Animal Farm: Communism Through The Eyes of George Orwell

Throughout history, writers have written about many different subjects
based on their personal experiences. George Orwell was the pen name of Eric
Blair. He is one of the most famous political satirists of the twentieth
century. He was born in Bengal, India in 1903 to an English Civil Servant and
died in 1950. He attended Eton from 1917 to 1921, and served with the Indian
Imperial Police in Burma from 1922 to 1927 before moving to Europe.Two of his
most famous books, Animal Farm, written in 1946, and Nineteen Eighty-Four,
written in 1949, were written about the political and social environment
surrounding his life. "The driving force behind his two satires is an intense
revulsion against totalitarianism, combined with an even stronger revulsion
against its defenders among left-wing intellectuals."1 In most of George
Orwell¹s books and essays, there is a strong autobiographical element due to the
fact that he spent many years living with Communists in northern Great Britain
(a small number of people started to follow Communism in northern Great Britain
when it started in Russia). George Orwell¹s writing was affected greatly by his
personal beliefs about Socialism, Communism, Fascism, and Totalitarianism, and
by the revolts, wars, and revolutions going on in Europe and Russia at the time
of his writings.
George Orwell was a Socialist2 himself, and he despised Russian
Communism3, and what it stood for. Orwell shows this hatred towards Communist
Russia in a letter he wrote to Victor Gollancz saying, "For quite fifteen years
I have regarded that regime with plain horror."4 Orwell wrote this letter in
1947, ten years after announcing his dislike of Communism. However, he had
thought a great deal about Communism and what he disliked about if for a long
time before he announced it to the public. Orwell "did not expect anything good
from the Communist"5 and therefore Communism personally did not affect him, but
"He was concerned with it (Communism) only because it was a problem for
In Animal Farm, "an animal fable satirizing Communism,"7 Orwell uses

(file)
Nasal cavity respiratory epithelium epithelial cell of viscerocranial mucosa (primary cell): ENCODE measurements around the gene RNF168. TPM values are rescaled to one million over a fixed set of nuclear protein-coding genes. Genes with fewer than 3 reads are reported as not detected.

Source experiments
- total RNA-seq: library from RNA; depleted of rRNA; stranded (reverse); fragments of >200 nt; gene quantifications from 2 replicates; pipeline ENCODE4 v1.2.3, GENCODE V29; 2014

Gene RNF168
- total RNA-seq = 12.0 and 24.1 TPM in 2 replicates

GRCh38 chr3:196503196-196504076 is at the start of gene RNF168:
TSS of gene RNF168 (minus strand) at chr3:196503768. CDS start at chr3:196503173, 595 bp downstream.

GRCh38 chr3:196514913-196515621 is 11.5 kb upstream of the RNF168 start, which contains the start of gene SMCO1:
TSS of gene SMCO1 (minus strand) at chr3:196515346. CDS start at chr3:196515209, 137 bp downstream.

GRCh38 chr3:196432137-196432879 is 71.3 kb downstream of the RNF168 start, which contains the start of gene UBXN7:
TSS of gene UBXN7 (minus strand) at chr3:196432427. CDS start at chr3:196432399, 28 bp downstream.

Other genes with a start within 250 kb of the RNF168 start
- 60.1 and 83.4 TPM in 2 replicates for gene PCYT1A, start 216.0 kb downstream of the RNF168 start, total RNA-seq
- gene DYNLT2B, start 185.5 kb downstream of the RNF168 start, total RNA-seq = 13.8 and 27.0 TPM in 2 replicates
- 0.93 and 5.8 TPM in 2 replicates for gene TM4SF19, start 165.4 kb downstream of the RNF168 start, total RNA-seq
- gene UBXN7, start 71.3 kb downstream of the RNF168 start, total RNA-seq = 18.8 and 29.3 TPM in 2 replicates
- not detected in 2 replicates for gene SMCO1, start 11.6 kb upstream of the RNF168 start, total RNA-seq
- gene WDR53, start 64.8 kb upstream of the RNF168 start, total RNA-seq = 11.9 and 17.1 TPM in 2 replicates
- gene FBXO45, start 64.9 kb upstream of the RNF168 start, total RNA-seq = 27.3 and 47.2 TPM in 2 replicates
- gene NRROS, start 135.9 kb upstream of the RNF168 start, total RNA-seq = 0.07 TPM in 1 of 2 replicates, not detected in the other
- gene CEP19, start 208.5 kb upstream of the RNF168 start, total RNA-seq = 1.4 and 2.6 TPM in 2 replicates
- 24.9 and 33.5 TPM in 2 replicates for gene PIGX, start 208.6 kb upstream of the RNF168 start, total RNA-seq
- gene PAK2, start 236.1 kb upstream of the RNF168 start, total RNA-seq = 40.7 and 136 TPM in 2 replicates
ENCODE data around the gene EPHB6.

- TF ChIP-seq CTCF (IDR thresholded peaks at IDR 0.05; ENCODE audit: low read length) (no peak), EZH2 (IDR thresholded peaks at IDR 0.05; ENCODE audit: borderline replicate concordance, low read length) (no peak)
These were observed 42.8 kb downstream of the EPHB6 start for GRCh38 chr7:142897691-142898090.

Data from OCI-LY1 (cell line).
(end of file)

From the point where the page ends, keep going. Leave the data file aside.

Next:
farm animals in England to satirize Russian Communism and its leaders. One
animal he uses is a pig named Napoleon, whose counterpart in the Russian
Revolution is Joseph Stalin. After Napoleon takes charge of the farm, he
assumes the role of a dictator that benefits himself much like Stalin did.
During Stalin¹s reign, 1929-1953, he used terror to enforce his laws, and
allowed no one to oppose his decisions. If someone did oppose him, he would
punish him or her harshly. In Animal Farm, Napoleon also uses violent force to
enforce his laws. Napoleon showed this force when he "called upon them to
confess their crimes....When they had finished their confession, the dogs
promptly tore their throats out, and in a terrible voice Napoleon demanded
whether any other animal had anything to confess."8 This violent force that
Joseph Stalin used to enforce his laws is one of the main reasons that Orwell
disagreed with the main principles behind Communism and its leaders.
Another comparison that Orwell makes between Napoleon and Stalin is the
changing of history to benefit themselves. In Animal Farm, Napoleon often
changes history to make himself look better. Even though Snowball, the other
pig that was in charge with Napoleon, was the true hero in the "Battle of the
Cowshed,"9 Napoleon makes himself out to be the hero. Squealer, one of Napoleon¹
s top pigs in command, says,"Do you not remember how, just at the moment when
Jones and his men had got inside the yard, Snowball suddenly turned and
fled...that it was just at that moment when panic was spreading and all seemed
lost, that Comrade Napoleon sprang forward with a cry of ŒDeath to Humanity!¹"10
Just as Squealer retold the event to Napoleon¹s benefit,the same thing can be
said about Stalin. After he "became dictator of the Soviet Union, he had
history books rewritten to say that he had led the revolution with Lenin."11
This however is not the truth. In reality, it was Leon Trotsky who led the
revolution with Lenin. This is just one of the many comparisons that Orwell
makes between Stalin and Napoleon. Stalin was what Orwell and people who were
against Communism feared the most; a ruler who rules only for his own power.
Orwell uses another pig named Snowball to symbolize the part that Lenin
played in the Russian Revolution. Lenin was the founder of the Communist Party
in Russia and set up the first Communist dictatorship in the world. "Lenin¹s
goals were the destruction of free enterprise (privately owned and controlled